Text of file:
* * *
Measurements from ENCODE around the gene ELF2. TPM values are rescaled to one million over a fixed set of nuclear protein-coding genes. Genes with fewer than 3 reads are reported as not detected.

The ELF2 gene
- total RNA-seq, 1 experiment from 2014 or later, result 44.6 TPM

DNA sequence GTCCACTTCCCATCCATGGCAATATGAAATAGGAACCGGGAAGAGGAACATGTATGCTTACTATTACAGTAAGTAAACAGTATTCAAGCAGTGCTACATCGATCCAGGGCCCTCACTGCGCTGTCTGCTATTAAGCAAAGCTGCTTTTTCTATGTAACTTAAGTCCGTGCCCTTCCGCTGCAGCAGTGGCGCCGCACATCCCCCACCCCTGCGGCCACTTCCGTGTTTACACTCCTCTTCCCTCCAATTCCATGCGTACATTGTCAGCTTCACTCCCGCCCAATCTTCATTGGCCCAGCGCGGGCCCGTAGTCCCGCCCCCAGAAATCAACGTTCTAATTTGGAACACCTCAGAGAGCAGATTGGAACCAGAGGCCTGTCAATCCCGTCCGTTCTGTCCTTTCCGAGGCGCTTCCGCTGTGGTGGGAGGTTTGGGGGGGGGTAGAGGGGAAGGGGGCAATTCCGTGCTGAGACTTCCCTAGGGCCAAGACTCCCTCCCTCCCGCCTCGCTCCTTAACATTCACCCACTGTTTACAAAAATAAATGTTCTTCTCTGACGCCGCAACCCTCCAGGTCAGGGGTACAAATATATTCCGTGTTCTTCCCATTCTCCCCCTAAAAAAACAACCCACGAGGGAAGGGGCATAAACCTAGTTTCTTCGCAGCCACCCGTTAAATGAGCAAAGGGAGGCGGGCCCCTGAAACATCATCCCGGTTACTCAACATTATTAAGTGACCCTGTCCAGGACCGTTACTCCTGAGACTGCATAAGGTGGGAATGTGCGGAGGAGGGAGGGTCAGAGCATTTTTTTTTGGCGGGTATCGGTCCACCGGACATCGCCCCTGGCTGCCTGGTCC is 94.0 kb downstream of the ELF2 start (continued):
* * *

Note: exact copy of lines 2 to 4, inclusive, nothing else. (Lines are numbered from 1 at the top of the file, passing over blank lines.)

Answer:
The ELF2 gene
- total RNA-seq, 1 experiment from 2014 or later, result 44.6 TPM

DNA sequence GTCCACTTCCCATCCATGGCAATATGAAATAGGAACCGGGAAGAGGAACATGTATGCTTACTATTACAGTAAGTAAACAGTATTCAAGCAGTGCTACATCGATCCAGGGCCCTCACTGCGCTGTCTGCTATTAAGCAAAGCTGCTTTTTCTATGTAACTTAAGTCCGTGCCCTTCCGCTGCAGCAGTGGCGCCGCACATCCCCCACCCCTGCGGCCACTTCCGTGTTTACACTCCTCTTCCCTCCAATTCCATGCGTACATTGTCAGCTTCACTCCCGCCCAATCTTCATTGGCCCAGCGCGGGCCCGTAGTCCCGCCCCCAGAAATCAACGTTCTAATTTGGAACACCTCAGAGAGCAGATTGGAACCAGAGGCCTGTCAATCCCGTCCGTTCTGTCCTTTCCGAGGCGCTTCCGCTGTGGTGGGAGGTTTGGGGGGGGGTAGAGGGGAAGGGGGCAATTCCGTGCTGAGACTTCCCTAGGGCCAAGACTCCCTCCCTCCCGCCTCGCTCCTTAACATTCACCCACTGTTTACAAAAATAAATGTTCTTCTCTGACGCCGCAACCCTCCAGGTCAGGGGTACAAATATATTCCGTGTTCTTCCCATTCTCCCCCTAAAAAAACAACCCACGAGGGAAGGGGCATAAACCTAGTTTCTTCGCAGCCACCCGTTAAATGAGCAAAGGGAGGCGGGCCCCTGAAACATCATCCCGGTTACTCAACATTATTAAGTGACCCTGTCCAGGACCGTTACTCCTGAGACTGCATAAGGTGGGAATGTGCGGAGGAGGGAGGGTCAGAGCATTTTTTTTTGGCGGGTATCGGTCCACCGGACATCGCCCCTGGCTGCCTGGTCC is 94.0 kb downstream of the ELF2 start (continued):